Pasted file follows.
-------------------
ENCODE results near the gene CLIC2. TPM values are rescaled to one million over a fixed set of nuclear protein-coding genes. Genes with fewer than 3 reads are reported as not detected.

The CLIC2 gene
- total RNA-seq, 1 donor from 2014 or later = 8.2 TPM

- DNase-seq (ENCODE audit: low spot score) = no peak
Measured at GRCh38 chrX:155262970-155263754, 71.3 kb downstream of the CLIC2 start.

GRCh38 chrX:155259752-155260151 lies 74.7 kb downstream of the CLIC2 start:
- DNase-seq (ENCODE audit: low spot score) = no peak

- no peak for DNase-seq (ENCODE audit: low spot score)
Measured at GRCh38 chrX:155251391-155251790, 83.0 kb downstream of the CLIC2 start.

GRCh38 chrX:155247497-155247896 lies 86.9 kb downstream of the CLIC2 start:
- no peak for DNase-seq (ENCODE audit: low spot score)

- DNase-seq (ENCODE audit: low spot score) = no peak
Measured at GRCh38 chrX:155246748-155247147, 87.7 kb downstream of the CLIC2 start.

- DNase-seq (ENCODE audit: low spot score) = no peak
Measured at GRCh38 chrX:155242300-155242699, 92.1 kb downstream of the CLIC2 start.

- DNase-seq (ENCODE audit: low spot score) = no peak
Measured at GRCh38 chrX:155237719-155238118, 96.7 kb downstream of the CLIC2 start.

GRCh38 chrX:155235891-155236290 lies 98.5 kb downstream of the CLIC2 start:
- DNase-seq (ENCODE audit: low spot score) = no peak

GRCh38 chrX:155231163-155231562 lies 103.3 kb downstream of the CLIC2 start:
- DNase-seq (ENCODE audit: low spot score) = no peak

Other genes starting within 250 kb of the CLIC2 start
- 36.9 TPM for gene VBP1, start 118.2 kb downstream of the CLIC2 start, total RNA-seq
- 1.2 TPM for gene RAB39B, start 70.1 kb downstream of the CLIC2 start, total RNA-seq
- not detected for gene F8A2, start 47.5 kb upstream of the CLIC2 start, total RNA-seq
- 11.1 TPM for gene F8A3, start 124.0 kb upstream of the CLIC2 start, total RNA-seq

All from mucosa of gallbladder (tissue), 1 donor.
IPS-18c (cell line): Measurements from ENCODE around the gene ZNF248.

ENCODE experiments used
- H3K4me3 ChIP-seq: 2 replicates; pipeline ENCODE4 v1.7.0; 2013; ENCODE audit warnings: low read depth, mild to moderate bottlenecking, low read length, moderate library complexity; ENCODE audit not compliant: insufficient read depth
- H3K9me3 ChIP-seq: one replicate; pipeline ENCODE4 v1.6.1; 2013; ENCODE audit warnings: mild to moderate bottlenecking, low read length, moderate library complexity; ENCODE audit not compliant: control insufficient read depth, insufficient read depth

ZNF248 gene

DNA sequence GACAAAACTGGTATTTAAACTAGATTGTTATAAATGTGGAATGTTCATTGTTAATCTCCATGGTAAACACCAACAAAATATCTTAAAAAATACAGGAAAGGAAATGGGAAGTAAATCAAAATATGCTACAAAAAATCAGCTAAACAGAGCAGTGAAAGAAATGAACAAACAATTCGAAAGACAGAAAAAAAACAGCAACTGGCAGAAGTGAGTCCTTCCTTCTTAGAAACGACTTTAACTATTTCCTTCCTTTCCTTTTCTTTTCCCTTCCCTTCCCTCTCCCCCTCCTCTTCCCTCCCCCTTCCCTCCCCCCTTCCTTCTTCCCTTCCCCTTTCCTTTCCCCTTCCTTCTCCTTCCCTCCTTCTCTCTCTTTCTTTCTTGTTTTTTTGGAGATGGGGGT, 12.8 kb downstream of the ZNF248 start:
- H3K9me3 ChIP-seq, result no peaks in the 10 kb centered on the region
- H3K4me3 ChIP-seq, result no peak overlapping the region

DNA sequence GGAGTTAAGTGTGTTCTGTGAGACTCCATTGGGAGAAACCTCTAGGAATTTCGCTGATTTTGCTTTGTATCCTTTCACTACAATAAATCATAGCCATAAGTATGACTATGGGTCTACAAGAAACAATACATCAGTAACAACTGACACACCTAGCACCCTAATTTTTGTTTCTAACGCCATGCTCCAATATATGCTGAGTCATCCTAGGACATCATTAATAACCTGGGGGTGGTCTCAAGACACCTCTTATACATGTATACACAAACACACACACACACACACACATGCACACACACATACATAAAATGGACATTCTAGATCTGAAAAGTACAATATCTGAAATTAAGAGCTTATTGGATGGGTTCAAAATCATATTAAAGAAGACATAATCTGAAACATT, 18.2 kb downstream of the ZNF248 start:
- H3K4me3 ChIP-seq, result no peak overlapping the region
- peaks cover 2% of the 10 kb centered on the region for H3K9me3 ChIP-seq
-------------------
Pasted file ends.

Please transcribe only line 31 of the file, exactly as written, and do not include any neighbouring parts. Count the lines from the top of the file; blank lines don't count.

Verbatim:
- H3K9me3 ChIP-seq: one replicate; pipeline ENCODE4 v1.6.1; 2013; ENCODE audit warnings: mild to moderate bottlenecking, low read length, moderate library complexity; ENCODE audit not compliant: control insufficient read depth, insufficient read depth